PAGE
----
The Barb on Barbed Wire

The Barb on Barbed Wire

In the 19th century, lumber in large quantities was expensive for most consumers to import to prairie farm land  for fencing. How, then, was a pioneer farmer or rancher going to fence in his land? The solution for many settlers was a special kind of wire that could be stretched taut between fence posts to keep predators out, keep livestock in, and to signal to other homesteaders that this land was already taken.

Barbed wire was ideally suited to the wide-open spaces of prairie lands. It was relatively inexpensive, would not rot, was practically unaffected by fire, was strong and long-lasting, and was easily erected. Introduced in the 1860s, it quickly became widely-used. Between 1875 and 1885, the national consumption of barbed wire jumped from 300 tons to 130,000 tons. To compete in this popular new business, all inventors had to do was devise different methods of attaching barbs, points, wheels, or blocks to the plain drawn wire that was manufactured in Eastern factories. As long as the design did not infringe on previous patents, inventors stood to make money and a name for themselves.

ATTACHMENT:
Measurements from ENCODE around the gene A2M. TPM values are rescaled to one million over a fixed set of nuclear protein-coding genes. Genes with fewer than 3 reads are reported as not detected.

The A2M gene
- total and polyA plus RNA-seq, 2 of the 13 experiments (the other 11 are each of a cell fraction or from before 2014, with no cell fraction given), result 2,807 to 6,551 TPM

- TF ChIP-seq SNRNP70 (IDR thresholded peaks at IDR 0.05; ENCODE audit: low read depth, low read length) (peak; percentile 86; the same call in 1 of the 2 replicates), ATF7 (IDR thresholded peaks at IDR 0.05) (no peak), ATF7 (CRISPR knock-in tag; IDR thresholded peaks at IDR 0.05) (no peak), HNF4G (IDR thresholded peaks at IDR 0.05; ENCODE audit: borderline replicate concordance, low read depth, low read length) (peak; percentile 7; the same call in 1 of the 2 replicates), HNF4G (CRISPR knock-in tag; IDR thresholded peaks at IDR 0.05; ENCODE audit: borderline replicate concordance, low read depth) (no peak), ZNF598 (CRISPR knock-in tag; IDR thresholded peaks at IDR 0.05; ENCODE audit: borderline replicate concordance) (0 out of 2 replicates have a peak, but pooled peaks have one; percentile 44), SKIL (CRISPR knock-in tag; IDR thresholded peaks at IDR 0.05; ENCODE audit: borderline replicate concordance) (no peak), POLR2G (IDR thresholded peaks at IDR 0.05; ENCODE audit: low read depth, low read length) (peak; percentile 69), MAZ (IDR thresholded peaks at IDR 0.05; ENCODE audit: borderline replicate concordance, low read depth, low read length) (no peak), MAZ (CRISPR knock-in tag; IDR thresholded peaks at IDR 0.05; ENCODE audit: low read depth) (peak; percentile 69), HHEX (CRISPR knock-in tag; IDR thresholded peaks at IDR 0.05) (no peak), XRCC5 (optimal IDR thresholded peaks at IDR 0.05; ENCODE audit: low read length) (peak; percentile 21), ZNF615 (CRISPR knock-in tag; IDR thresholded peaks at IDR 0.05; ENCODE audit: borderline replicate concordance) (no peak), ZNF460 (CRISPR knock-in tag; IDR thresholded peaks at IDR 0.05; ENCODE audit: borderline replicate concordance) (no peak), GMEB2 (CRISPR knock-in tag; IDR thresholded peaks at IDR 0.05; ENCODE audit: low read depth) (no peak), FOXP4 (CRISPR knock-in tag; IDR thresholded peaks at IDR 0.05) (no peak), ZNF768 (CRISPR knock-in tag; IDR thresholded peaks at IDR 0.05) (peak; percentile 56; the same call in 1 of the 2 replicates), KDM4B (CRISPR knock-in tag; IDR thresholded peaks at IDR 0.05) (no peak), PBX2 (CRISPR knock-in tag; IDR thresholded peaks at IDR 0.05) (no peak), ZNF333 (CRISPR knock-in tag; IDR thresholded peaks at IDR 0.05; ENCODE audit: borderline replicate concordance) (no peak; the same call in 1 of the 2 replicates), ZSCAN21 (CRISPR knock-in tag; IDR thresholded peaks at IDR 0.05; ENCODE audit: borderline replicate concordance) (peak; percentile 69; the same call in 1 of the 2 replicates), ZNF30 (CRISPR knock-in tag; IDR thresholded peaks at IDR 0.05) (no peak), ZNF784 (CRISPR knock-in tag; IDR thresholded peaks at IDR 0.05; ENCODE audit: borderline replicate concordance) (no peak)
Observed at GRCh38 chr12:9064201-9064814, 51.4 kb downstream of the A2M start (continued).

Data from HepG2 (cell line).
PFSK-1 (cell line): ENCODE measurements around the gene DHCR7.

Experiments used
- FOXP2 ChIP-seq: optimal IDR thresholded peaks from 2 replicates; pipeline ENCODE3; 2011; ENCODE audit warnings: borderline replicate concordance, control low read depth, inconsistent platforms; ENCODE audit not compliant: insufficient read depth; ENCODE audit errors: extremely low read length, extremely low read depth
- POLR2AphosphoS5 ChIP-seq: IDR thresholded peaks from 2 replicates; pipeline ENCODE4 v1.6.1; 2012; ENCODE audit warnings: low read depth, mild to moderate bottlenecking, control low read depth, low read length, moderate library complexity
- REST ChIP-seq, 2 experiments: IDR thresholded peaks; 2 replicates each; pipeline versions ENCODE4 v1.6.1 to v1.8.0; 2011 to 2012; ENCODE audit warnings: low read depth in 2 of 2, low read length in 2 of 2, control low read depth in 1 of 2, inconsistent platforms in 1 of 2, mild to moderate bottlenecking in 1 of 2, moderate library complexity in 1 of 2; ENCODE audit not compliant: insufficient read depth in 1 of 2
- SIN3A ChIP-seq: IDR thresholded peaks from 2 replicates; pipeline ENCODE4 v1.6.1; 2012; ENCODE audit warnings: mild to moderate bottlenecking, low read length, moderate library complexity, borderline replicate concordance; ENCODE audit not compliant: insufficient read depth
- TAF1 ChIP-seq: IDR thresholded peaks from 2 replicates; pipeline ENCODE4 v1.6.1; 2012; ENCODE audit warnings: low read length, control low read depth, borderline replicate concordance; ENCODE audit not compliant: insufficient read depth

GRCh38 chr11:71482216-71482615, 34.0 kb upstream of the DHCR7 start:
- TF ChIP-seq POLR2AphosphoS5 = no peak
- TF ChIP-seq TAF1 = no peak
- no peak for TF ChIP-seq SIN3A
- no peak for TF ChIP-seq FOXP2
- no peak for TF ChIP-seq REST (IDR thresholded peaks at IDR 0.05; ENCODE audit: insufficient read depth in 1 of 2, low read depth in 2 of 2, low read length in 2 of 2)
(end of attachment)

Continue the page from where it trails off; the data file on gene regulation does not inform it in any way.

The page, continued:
Today, Tree Island Steel manufactures over 5000 tons of barbed wire; approximately 30,000 miles of wire,  annually for the North American market.  Along with the wide array of Fencing, Barbed and Barbless Wire is made in North America providing quality and value for Farms and Ranches. It is available with  points and on reels for easy use.

Tree Island Steel manufactures Fixed Knot Game, Field and Farm as well as Utility Wire Fencing, Garden Fencing,   and accessories.  Our ToughStrand product is used throughout the market and is known for dependability and value for our customers.

See our Agricultural Section for more information on all fencing products.